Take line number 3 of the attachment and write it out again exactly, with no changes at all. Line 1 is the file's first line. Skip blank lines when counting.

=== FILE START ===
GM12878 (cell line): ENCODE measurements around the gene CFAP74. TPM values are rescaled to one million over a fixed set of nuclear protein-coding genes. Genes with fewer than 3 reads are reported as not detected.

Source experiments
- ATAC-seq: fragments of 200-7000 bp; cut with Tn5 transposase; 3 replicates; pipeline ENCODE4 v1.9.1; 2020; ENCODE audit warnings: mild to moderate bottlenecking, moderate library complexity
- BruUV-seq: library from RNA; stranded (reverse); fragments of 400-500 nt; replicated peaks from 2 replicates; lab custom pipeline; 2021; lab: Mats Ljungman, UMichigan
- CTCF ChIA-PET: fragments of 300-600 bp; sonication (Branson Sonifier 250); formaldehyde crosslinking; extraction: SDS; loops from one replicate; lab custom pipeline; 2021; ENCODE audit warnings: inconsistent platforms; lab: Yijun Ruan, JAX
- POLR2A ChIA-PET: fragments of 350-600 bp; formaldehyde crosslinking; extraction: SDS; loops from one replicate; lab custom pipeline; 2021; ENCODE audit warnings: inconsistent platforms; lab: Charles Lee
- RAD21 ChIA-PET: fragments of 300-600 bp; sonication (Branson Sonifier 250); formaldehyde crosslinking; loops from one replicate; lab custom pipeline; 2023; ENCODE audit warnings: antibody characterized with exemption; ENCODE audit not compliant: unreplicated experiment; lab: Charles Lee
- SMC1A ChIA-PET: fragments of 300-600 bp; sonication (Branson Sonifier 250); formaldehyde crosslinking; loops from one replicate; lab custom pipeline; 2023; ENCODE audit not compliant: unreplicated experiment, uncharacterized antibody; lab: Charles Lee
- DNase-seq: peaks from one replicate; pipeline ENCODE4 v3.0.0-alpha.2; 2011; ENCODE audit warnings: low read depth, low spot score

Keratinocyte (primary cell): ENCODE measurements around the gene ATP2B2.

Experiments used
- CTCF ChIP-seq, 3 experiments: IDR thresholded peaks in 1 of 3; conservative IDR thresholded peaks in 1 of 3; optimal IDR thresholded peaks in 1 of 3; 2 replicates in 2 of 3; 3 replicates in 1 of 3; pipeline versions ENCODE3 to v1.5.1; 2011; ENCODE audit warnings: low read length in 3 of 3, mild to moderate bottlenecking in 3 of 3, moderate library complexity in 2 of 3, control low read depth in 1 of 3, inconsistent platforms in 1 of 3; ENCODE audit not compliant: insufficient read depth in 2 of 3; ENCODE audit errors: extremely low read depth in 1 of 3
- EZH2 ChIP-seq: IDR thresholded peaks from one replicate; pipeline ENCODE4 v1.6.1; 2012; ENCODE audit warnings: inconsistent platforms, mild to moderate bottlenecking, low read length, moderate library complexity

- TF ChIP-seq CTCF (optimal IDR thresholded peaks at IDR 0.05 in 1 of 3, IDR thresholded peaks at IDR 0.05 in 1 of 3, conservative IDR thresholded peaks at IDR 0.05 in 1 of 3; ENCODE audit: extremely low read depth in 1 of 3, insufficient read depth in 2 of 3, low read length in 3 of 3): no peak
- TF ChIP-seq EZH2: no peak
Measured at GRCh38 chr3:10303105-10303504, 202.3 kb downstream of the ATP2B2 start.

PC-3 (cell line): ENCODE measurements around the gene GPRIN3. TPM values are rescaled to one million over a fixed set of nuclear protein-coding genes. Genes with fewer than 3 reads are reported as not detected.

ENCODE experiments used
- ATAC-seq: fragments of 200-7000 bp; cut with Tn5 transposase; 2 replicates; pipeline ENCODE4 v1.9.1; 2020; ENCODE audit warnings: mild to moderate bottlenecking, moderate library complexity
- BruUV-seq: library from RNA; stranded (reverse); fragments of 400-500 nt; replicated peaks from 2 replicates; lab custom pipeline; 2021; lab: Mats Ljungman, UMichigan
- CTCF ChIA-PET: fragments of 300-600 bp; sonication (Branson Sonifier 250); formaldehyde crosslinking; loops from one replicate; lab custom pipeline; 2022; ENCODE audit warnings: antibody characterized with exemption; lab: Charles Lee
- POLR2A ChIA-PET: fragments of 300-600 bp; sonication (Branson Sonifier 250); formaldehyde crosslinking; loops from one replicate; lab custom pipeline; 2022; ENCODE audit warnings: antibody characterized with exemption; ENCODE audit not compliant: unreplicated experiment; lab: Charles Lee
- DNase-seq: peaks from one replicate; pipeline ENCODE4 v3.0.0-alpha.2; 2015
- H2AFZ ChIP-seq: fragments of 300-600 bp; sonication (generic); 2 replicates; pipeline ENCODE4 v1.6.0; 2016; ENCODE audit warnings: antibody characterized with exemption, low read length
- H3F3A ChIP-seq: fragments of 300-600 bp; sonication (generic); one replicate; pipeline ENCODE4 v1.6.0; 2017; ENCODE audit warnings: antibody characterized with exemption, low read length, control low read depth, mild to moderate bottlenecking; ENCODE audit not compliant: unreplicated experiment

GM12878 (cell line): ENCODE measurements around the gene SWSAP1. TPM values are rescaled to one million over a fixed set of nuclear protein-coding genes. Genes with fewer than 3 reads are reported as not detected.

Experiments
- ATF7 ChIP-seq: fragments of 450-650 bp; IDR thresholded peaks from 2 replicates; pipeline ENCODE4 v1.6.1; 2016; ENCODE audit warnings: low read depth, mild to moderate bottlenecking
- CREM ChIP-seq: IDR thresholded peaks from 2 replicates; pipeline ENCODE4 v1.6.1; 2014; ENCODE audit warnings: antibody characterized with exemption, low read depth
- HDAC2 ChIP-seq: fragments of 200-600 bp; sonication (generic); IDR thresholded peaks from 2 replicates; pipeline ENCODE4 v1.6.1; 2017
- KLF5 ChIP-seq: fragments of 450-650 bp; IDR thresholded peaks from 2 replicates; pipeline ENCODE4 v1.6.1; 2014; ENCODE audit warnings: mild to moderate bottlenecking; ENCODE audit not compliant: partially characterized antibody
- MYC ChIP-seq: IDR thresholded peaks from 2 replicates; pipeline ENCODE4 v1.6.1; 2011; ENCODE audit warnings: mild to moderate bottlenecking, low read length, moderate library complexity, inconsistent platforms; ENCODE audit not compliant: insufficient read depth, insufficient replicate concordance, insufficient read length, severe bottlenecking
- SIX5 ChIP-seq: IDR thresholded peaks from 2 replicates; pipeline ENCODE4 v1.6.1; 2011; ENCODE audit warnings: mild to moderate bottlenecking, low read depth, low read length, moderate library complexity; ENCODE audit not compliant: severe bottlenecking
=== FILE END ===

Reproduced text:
- ATAC-seq: fragments of 200-7000 bp; cut with Tn5 transposase; 3 replicates; pipeline ENCODE4 v1.9.1; 2020; ENCODE audit warnings: mild to moderate bottlenecking, moderate library complexity